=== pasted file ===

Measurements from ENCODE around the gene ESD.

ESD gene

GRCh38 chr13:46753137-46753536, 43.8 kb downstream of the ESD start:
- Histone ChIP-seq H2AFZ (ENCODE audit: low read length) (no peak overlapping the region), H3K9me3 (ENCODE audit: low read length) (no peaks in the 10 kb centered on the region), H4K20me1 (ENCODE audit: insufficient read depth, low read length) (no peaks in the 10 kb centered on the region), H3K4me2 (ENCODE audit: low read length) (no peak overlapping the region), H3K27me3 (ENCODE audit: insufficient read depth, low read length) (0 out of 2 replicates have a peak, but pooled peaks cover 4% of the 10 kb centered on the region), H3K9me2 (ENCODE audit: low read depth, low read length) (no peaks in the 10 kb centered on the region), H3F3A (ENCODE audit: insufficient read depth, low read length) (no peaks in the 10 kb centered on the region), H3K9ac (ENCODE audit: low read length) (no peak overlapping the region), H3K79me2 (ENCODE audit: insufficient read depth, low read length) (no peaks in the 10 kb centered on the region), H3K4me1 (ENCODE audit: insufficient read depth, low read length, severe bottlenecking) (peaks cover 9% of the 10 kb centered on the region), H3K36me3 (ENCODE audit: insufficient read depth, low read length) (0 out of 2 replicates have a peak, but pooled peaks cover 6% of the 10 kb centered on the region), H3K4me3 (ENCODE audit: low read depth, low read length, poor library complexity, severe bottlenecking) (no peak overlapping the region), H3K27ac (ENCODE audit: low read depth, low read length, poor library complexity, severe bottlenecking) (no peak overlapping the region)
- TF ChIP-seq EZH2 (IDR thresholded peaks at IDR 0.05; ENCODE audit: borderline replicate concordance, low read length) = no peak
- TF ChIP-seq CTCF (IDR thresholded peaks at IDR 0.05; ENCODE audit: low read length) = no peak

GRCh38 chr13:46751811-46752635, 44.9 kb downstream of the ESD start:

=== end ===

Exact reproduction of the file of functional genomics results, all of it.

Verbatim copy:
Measurements from ENCODE around the gene ESD.

ESD gene

GRCh38 chr13:46753137-46753536, 43.8 kb downstream of the ESD start:
- Histone ChIP-seq H2AFZ (ENCODE audit: low read length) (no peak overlapping the region), H3K9me3 (ENCODE audit: low read length) (no peaks in the 10 kb centered on the region), H4K20me1 (ENCODE audit: insufficient read depth, low read length) (no peaks in the 10 kb centered on the region), H3K4me2 (ENCODE audit: low read length) (no peak overlapping the region), H3K27me3 (ENCODE audit: insufficient read depth, low read length) (0 out of 2 replicates have a peak, but pooled peaks cover 4% of the 10 kb centered on the region), H3K9me2 (ENCODE audit: low read depth, low read length) (no peaks in the 10 kb centered on the region), H3F3A (ENCODE audit: insufficient read depth, low read length) (no peaks in the 10 kb centered on the region), H3K9ac (ENCODE audit: low read length) (no peak overlapping the region), H3K79me2 (ENCODE audit: insufficient read depth, low read length) (no peaks in the 10 kb centered on the region), H3K4me1 (ENCODE audit: insufficient read depth, low read length, severe bottlenecking) (peaks cover 9% of the 10 kb centered on the region), H3K36me3 (ENCODE audit: insufficient read depth, low read length) (0 out of 2 replicates have a peak, but pooled peaks cover 6% of the 10 kb centered on the region), H3K4me3 (ENCODE audit: low read depth, low read length, poor library complexity, severe bottlenecking) (no peak overlapping the region), H3K27ac (ENCODE audit: low read depth, low read length, poor library complexity, severe bottlenecking) (no peak overlapping the region)
- TF ChIP-seq EZH2 (IDR thresholded peaks at IDR 0.05; ENCODE audit: borderline replicate concordance, low read length) = no peak
- TF ChIP-seq CTCF (IDR thresholded peaks at IDR 0.05; ENCODE audit: low read length) = no peak

GRCh38 chr13:46751811-46752635, 44.9 kb downstream of the ESD start: